The End of Home Ownership and the Rise of Rents
The Atlantic published an article yesterday on why the rents are too high all over the United States. This is a problem beyond San Francisco. The Wall Street Journal reports that the minimum wage is not enough to afford rent in U.S. Cities.
The Atlantic’s theories on why the rent is skyrocketing are a bit new. This is not just an issue for the poorest and youngest Americans but people with median and above-median incomes and Generation Xers and Boomers who never left the rental market for a variety of reasons according to the article. The Atlantic sees the problem as being that fewer people are buying houses for a variety of reasons. Banks and Regulations have gotten a lot tougher on who gets loans since the fiscal crisis. There are also fewer starter homes on the market because people are not upgrading and developers are not building start homes. There is still too much of a market for luxury housing. This seems especially true because a lack of investment opportunities are causing the global one percent to put their money in real estate.
I don’t have any strong opinions on whether mass home-ownership is a good policy or not. There are many wealthy countries where most people remain renters for their entire lives. There is a school of fiscal thought that believes home-ownership creates bad policies.
The issue is that for my entire life and many generations before me, American policy was built on the concept that home-ownership was an unmitigated good. This was done with maximum racism and many minorities were excluded from home ownership though through active and passive prejudice and decisions. Concepts of homeowenership changed right before and during my lifetime. I remember an old episode of MASH where it was a big deal that one of the characters finally paid off his 30-year mortgage. Meaning housing was for life. Sometime before I was born or during my early childhood, housing became seen as more of an investment. You weren’t just buying a home to raise a family in, you were buying something that you were expected to outgrow but also make money on. My maternal great-grandparents grew up in NYC and bought a modest Cape Code on Long Island in 1951. They remained in that house until my grandmother died in 2000. By contrast, I lived in three houses from the time I was 10. Whether this is good or not is up for debate but I doubt the real estate agents called my grandparents house a starter home in the 1950s. There is also the dream of being a flipping tycoon even if it screams scam and fraud to more sensible people.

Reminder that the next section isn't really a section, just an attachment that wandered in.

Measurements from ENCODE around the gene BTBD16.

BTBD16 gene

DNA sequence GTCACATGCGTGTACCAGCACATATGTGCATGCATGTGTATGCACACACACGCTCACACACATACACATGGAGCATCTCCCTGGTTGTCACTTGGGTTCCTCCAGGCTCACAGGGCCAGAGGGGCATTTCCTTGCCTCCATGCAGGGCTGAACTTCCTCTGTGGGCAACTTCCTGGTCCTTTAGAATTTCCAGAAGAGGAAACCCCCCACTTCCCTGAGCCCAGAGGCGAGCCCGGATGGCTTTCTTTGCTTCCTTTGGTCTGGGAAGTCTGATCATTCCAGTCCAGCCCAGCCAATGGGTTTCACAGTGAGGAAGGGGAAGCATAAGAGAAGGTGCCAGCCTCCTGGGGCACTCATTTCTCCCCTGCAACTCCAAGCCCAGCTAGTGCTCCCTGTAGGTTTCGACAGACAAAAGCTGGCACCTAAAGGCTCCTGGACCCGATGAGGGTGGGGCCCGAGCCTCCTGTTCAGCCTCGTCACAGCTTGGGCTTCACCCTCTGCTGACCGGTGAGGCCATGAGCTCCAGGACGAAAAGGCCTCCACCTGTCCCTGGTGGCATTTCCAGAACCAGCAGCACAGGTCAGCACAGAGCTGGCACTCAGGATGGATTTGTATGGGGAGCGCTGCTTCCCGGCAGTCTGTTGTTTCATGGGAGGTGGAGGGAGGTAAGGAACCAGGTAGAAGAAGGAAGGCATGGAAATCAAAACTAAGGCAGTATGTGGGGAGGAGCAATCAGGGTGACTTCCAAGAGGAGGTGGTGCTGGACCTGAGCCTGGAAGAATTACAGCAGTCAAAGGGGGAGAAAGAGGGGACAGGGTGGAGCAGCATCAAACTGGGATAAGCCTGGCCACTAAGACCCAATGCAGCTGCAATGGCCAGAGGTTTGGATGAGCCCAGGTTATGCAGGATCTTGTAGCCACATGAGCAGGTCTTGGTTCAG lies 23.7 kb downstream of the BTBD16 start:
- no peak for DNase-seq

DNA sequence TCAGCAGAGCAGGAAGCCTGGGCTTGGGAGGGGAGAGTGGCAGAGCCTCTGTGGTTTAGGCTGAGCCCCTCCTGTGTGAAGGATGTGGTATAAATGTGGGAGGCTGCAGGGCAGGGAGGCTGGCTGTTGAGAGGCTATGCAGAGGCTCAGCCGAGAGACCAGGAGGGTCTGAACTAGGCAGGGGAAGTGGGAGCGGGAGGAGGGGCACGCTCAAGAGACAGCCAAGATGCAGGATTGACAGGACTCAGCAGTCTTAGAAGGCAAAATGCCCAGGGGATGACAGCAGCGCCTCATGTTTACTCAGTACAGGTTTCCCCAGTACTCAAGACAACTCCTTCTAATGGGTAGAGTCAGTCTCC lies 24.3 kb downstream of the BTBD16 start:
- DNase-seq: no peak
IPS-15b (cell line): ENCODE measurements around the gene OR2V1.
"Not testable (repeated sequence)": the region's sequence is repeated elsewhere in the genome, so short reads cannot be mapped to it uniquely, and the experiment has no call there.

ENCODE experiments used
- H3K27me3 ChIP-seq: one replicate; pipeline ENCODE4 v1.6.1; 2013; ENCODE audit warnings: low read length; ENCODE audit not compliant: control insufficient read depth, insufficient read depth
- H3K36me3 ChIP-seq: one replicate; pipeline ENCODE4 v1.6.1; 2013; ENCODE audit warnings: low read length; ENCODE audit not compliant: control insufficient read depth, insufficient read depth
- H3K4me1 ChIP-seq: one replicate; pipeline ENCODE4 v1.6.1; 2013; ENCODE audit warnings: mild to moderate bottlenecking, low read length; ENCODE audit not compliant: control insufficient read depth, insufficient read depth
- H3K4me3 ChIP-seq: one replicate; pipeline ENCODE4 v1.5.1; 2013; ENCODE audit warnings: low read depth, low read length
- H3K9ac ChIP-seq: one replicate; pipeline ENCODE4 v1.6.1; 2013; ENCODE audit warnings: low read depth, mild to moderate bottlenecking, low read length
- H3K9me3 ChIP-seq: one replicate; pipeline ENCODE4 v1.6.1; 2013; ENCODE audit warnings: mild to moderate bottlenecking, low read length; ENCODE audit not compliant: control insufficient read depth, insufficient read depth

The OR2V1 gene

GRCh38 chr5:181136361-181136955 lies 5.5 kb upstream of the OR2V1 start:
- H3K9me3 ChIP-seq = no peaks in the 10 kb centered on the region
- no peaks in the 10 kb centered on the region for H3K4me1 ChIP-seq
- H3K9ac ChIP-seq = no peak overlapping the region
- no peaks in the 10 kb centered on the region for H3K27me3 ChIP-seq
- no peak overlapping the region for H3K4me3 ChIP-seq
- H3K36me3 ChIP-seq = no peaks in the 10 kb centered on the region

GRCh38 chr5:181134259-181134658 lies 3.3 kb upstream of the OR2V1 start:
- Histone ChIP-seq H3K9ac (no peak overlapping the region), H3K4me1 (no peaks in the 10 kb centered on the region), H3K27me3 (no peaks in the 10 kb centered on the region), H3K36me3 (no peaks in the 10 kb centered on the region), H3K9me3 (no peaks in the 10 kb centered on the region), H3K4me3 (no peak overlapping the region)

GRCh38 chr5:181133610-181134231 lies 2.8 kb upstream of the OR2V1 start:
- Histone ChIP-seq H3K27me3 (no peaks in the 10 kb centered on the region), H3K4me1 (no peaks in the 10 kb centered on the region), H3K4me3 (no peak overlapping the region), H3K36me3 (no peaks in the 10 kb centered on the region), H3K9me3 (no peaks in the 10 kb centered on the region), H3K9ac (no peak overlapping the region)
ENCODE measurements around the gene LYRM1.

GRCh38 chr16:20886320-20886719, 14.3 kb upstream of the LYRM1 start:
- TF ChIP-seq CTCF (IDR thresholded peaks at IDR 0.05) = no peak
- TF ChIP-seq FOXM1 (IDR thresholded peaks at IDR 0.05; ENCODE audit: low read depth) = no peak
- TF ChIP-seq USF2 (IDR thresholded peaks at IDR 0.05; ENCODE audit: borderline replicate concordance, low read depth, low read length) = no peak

There is still a vague stigma that renting is a sign of financial failure in the United States. The problem is that we are entering a time when the old policies and laws designed to encourage home-ownership are no longer applicable but we are not working on developing policies and laws for the new reality or current situation. Home ownership was based around the concept of long-term if not life-long employment with one company and a steady stream of raises and a healthy pension. It is very easy to save for a mortgage when you are reasonably secure in your position. As more and more Americans work in contingent labor or as freelancers, saving for a downpayment or being qualified for a mortgage becomes much harder. The issue with freelance work is that it is irregular. Maybe you might work steadily for several years but then go through a months long dry spell. This means you are saving more for the dry spells than a down-payment.
Now what needs to be done to get laws and policies for a rent heavy reality is probably Sisyphean.